Kayaking + The Skagit River



"What good is living the life you’ve been given if all you do is stand in one place?"

-Lord Huron

As my wife helped me unload the Kayak I could see some trepidation in her eyes.  The launch isn't ideal, in-fact a good fall or sprained ankle could have happened by the time I got to the bottom.  Monochrome slabs of shattered concrete are strewn about the descent.  I lowered my kayak down slowly while I navigated the precipitous and loose rock around me. I made it.  Cars roared and rumbled overhead on the bridge above me.  I pushed out into the teal water, over even larger chunks of rock underneath me.  I was on my way. 




The river had a steady current about her and carried me to a small unnamed island just west of the launch site in no time.  I paddled hard at a 45 degree angle to get over to the island before the current carried me past. The water grew shallow while rocks scraped the bottom of my kayak as I pulled up upon the sand and pebble mixed shoreline.  The heat became more apparent as I stepped out onto the island away from the cool of the river. 



 My feet sunk in with every step and with it searing grains of heat from the sand covered me for a second. As I stepped out, relief, and then back in again.  Hulking pieces of driftwood lay silent on the edges of the island just waiting for the next swell of rain to carry them further downstream. Raccoon footprints dotted the sand along the shore and leading into the trees. The thick vegetation and trees kept me along the shore without penetrating the interior too deeply. 



The bleached and parched soil was cracked everywhere like a patchwork quilt. Yet somehow life managed to spring forth from it.  Slippery round pebbles lined the shore and sounded like they were in a rock tumbler with every step on them.  Small pools of water separated from the river teemed with life, though cut off from it's source.  The wind blew gently, providing a temporary, albeit welcomed relief from the heat. 



The high-pitched treble of birds in the interior of the island and high in the trees remained prevalent and auricular as I explored the shoreline. As if an explosion happened, silver, white and gray feathers sat in a pile on the sand along with a few dots of blood here and there. You might say some bird got it's feathers in a ruffle. Literally. Wildflowers bloomed in the soft sand a short distance from the water.    



The island faded into the haze as I paddled further away.  An opposing wind along with the river played a game of push and pull with my kayak and made the going slow.  A mother and daughter laughed and played on the shore. They gathered driftwood and slowly constructed a make-shift shelter on a sandbar as I floated by.  While peering into the water I could see that river was getting shallower and shallower.  A rest was due.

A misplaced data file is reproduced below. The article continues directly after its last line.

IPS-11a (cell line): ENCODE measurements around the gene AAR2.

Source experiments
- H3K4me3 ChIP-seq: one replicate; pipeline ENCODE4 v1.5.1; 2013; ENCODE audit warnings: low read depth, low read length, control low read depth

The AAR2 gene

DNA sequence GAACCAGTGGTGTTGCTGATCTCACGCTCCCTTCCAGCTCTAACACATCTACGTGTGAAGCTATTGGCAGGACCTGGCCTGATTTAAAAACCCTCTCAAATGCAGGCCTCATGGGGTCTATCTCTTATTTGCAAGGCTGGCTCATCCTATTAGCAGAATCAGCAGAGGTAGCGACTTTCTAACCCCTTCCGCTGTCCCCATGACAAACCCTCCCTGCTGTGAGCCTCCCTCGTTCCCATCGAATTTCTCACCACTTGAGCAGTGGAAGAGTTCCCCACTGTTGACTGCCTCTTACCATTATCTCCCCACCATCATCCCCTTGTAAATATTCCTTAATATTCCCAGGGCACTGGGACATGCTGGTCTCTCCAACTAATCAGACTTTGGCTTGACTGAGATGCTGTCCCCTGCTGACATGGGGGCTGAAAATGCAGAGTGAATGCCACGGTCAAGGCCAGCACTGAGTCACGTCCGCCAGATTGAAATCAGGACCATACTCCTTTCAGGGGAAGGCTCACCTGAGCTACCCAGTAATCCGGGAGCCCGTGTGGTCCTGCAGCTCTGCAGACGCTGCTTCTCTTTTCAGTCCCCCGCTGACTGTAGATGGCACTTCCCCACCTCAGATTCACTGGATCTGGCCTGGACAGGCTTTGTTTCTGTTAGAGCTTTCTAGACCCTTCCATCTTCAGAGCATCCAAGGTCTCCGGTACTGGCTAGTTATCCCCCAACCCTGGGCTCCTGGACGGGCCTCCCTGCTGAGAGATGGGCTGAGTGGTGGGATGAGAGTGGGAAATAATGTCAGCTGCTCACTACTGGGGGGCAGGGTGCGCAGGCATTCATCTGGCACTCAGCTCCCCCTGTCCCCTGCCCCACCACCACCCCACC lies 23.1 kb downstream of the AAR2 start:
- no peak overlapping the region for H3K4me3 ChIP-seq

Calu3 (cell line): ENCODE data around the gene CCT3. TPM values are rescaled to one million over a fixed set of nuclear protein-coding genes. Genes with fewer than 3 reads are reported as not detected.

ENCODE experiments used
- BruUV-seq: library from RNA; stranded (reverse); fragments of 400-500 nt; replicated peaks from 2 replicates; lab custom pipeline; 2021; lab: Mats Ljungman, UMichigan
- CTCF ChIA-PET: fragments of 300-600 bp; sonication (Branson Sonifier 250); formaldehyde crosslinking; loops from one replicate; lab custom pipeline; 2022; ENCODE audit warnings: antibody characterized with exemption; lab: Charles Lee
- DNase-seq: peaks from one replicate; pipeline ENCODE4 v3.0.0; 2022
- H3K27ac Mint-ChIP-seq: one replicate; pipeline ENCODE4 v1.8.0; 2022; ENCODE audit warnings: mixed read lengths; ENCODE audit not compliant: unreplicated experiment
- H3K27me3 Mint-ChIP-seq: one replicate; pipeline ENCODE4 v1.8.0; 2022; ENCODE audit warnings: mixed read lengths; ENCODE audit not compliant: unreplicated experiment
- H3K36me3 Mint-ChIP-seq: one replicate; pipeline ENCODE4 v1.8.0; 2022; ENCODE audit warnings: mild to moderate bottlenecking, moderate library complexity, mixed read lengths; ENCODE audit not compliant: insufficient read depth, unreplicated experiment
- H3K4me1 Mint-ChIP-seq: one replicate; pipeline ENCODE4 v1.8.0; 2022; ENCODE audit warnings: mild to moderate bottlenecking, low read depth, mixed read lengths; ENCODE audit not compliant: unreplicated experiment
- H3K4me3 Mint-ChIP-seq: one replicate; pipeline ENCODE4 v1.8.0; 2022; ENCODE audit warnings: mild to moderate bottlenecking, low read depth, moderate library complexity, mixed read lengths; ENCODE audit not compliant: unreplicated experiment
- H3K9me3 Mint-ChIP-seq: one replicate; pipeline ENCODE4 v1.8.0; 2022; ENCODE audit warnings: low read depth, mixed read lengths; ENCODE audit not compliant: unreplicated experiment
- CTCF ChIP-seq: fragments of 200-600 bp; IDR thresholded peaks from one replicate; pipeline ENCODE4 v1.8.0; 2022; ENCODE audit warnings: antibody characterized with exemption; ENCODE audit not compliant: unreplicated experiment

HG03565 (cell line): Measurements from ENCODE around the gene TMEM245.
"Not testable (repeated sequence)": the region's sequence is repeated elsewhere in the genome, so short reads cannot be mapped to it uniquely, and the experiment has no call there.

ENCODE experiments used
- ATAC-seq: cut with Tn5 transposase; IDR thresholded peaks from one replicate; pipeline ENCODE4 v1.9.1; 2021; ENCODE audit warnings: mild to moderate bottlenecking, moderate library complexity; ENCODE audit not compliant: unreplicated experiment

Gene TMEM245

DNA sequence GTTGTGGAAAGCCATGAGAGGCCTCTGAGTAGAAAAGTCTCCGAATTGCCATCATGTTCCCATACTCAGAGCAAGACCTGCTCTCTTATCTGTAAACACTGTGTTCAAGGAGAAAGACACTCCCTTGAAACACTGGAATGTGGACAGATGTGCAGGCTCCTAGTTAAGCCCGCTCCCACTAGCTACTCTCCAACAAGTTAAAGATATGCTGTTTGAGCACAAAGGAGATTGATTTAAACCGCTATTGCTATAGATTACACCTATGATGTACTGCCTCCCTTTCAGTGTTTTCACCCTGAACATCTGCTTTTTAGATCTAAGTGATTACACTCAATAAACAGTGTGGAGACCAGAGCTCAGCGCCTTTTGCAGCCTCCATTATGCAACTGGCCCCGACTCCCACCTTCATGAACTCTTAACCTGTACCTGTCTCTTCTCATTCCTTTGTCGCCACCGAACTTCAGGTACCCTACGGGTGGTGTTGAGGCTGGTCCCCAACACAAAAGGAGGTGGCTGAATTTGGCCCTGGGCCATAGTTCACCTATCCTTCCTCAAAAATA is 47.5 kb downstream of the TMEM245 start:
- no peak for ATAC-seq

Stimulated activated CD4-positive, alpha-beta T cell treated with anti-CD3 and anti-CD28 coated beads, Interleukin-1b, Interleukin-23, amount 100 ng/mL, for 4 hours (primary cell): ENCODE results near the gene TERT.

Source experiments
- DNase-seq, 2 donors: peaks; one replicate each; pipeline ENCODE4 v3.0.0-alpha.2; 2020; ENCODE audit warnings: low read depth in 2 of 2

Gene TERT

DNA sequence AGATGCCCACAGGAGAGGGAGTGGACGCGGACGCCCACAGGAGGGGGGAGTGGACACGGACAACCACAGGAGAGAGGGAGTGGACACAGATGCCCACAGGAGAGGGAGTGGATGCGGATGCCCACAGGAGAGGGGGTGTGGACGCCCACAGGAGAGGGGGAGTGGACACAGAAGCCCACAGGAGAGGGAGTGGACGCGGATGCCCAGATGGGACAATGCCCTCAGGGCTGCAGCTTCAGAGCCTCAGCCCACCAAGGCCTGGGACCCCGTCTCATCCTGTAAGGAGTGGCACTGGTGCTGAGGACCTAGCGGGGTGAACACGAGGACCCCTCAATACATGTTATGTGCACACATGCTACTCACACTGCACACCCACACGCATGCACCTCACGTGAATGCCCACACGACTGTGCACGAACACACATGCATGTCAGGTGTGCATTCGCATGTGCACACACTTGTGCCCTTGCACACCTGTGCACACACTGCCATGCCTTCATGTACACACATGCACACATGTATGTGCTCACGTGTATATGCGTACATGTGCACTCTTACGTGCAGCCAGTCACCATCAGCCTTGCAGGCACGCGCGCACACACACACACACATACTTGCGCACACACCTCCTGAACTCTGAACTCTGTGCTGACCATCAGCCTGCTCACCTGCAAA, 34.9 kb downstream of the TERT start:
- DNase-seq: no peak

A large piece of driftwood sat beached on thousands of small stones and sand in the middle of the river.  It's brittle and scale-like skin crumbled off like a ritz cracker as I stepped upon it to check it out. I soaked my weary self in a pear shaped depression of water just to the left of it. The cold water reached into my bones and provided succor to my fatigued body.  I must push on however. 



The trees began to fall off on my right, being replaced with semi-landscaped grass and vegetation. I had reached the  beginning of the levy in Burlington which I would parallel off and on to the end.  I passed by a ramshackle dock twisted like a DNA strand, half in the water and half in ruins hugging the side of the bank.  Several boats resembling those cars you find camped out in a Wal-Mart parking lot late at night were moored up.  Blue tarps covered them and flapped in the wind. Dirt and scum build up encased the outside of the boats while the owners no doubt slept the day away or were out hustling for a better future than this dock provided. 

The sound of a train ahead signaled that my journey was coming to an end. It rumbled over it's ancient steel tracks and then halted as if to let me by. I pulled up onto a fine sandy beach. The dirt blew in the wind as I dragged my kayak out of the river.  The welcome sight of my wife on the shore greeted me.  We quickly sped away, onward, to replenish my calorie deprived body.   

Be sure to check out the short film below on the trip.

-Jefferson


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